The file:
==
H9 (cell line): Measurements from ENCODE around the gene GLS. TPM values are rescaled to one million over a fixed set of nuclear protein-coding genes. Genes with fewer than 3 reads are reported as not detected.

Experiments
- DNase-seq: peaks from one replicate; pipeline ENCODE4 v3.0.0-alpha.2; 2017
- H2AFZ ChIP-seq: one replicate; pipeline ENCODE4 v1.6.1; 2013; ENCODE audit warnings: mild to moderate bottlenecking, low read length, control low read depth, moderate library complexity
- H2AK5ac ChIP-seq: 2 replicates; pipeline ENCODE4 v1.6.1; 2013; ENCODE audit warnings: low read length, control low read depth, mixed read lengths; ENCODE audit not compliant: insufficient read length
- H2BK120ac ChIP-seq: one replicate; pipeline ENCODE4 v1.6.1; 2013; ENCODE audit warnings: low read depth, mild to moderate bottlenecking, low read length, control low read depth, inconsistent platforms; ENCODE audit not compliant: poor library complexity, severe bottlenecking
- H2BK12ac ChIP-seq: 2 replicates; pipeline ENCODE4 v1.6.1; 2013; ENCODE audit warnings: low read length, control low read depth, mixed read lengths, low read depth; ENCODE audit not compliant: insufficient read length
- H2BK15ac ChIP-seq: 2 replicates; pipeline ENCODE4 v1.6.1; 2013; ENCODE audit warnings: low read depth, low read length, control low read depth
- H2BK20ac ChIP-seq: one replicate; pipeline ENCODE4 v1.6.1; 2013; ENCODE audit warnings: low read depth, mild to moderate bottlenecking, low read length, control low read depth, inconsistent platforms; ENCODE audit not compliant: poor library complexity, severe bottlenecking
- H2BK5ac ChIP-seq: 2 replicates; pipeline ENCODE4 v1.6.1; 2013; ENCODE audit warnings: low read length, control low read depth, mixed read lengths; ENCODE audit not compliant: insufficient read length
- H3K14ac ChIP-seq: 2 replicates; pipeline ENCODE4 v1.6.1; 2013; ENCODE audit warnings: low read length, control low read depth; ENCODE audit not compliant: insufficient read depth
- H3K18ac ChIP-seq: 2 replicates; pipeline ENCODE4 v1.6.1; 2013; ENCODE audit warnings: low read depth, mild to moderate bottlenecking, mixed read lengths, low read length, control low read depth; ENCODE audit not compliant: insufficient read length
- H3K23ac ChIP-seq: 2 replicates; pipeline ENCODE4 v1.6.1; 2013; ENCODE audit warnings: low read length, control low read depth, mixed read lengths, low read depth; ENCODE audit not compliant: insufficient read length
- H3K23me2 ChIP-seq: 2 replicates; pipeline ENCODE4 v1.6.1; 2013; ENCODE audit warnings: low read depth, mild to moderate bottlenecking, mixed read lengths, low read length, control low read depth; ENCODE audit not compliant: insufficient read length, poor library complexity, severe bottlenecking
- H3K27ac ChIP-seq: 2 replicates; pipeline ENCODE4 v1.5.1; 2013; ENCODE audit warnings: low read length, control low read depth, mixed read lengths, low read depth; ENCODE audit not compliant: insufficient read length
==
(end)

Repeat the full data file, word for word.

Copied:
H9 (cell line): Measurements from ENCODE around the gene GLS. TPM values are rescaled to one million over a fixed set of nuclear protein-coding genes. Genes with fewer than 3 reads are reported as not detected.

Experiments
- DNase-seq: peaks from one replicate; pipeline ENCODE4 v3.0.0-alpha.2; 2017
- H2AFZ ChIP-seq: one replicate; pipeline ENCODE4 v1.6.1; 2013; ENCODE audit warnings: mild to moderate bottlenecking, low read length, control low read depth, moderate library complexity
- H2AK5ac ChIP-seq: 2 replicates; pipeline ENCODE4 v1.6.1; 2013; ENCODE audit warnings: low read length, control low read depth, mixed read lengths; ENCODE audit not compliant: insufficient read length
- H2BK120ac ChIP-seq: one replicate; pipeline ENCODE4 v1.6.1; 2013; ENCODE audit warnings: low read depth, mild to moderate bottlenecking, low read length, control low read depth, inconsistent platforms; ENCODE audit not compliant: poor library complexity, severe bottlenecking
- H2BK12ac ChIP-seq: 2 replicates; pipeline ENCODE4 v1.6.1; 2013; ENCODE audit warnings: low read length, control low read depth, mixed read lengths, low read depth; ENCODE audit not compliant: insufficient read length
- H2BK15ac ChIP-seq: 2 replicates; pipeline ENCODE4 v1.6.1; 2013; ENCODE audit warnings: low read depth, low read length, control low read depth
- H2BK20ac ChIP-seq: one replicate; pipeline ENCODE4 v1.6.1; 2013; ENCODE audit warnings: low read depth, mild to moderate bottlenecking, low read length, control low read depth, inconsistent platforms; ENCODE audit not compliant: poor library complexity, severe bottlenecking
- H2BK5ac ChIP-seq: 2 replicates; pipeline ENCODE4 v1.6.1; 2013; ENCODE audit warnings: low read length, control low read depth, mixed read lengths; ENCODE audit not compliant: insufficient read length
- H3K14ac ChIP-seq: 2 replicates; pipeline ENCODE4 v1.6.1; 2013; ENCODE audit warnings: low read length, control low read depth; ENCODE audit not compliant: insufficient read depth
- H3K18ac ChIP-seq: 2 replicates; pipeline ENCODE4 v1.6.1; 2013; ENCODE audit warnings: low read depth, mild to moderate bottlenecking, mixed read lengths, low read length, control low read depth; ENCODE audit not compliant: insufficient read length
- H3K23ac ChIP-seq: 2 replicates; pipeline ENCODE4 v1.6.1; 2013; ENCODE audit warnings: low read length, control low read depth, mixed read lengths, low read depth; ENCODE audit not compliant: insufficient read length
- H3K23me2 ChIP-seq: 2 replicates; pipeline ENCODE4 v1.6.1; 2013; ENCODE audit warnings: low read depth, mild to moderate bottlenecking, mixed read lengths, low read length, control low read depth; ENCODE audit not compliant: insufficient read length, poor library complexity, severe bottlenecking
- H3K27ac ChIP-seq: 2 replicates; pipeline ENCODE4 v1.5.1; 2013; ENCODE audit warnings: low read length, control low read depth, mixed read lengths, low read depth; ENCODE audit not compliant: insufficient read length